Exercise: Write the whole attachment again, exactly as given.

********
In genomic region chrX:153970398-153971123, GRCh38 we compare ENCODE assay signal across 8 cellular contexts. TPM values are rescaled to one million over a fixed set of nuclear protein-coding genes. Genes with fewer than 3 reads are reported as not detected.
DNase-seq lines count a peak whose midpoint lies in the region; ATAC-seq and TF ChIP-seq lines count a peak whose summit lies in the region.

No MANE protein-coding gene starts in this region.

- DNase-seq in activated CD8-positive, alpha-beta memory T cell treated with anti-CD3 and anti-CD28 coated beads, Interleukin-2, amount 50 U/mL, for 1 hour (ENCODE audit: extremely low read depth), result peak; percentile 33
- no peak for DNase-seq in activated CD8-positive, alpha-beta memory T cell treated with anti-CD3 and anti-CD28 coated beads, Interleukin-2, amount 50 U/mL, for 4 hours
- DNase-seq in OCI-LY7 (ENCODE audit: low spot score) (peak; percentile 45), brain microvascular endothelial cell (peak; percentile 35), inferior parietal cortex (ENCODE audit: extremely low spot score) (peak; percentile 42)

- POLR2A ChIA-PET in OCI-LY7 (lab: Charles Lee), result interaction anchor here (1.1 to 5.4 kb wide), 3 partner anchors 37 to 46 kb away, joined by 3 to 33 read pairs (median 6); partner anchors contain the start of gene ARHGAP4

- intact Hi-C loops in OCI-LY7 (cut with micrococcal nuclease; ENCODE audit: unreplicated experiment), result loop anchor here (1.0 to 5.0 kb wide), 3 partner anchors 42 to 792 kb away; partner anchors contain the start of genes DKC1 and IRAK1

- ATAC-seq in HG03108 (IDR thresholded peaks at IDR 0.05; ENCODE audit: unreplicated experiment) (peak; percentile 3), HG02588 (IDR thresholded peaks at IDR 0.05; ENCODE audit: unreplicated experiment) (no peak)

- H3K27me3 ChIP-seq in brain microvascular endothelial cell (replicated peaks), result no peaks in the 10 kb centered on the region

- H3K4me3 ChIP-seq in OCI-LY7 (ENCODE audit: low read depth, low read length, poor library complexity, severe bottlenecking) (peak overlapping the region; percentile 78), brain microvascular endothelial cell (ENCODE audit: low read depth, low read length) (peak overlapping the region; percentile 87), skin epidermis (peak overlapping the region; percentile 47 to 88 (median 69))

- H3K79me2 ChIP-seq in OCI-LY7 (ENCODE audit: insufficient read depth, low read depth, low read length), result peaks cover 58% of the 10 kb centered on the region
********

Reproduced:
In genomic region chrX:153970398-153971123, GRCh38 we compare ENCODE assay signal across 8 cellular contexts. TPM values are rescaled to one million over a fixed set of nuclear protein-coding genes. Genes with fewer than 3 reads are reported as not detected.
DNase-seq lines count a peak whose midpoint lies in the region; ATAC-seq and TF ChIP-seq lines count a peak whose summit lies in the region.

No MANE protein-coding gene starts in this region.

- DNase-seq in activated CD8-positive, alpha-beta memory T cell treated with anti-CD3 and anti-CD28 coated beads, Interleukin-2, amount 50 U/mL, for 1 hour (ENCODE audit: extremely low read depth), result peak; percentile 33
- no peak for DNase-seq in activated CD8-positive, alpha-beta memory T cell treated with anti-CD3 and anti-CD28 coated beads, Interleukin-2, amount 50 U/mL, for 4 hours
- DNase-seq in OCI-LY7 (ENCODE audit: low spot score) (peak; percentile 45), brain microvascular endothelial cell (peak; percentile 35), inferior parietal cortex (ENCODE audit: extremely low spot score) (peak; percentile 42)

- POLR2A ChIA-PET in OCI-LY7 (lab: Charles Lee), result interaction anchor here (1.1 to 5.4 kb wide), 3 partner anchors 37 to 46 kb away, joined by 3 to 33 read pairs (median 6); partner anchors contain the start of gene ARHGAP4

- intact Hi-C loops in OCI-LY7 (cut with micrococcal nuclease; ENCODE audit: unreplicated experiment), result loop anchor here (1.0 to 5.0 kb wide), 3 partner anchors 42 to 792 kb away; partner anchors contain the start of genes DKC1 and IRAK1

- ATAC-seq in HG03108 (IDR thresholded peaks at IDR 0.05; ENCODE audit: unreplicated experiment) (peak; percentile 3), HG02588 (IDR thresholded peaks at IDR 0.05; ENCODE audit: unreplicated experiment) (no peak)

- H3K27me3 ChIP-seq in brain microvascular endothelial cell (replicated peaks), result no peaks in the 10 kb centered on the region

- H3K4me3 ChIP-seq in OCI-LY7 (ENCODE audit: low read depth, low read length, poor library complexity, severe bottlenecking) (peak overlapping the region; percentile 78), brain microvascular endothelial cell (ENCODE audit: low read depth, low read length) (peak overlapping the region; percentile 87), skin epidermis (peak overlapping the region; percentile 47 to 88 (median 69))

- H3K79me2 ChIP-seq in OCI-LY7 (ENCODE audit: insufficient read depth, low read depth, low read length), result peaks cover 58% of the 10 kb centered on the region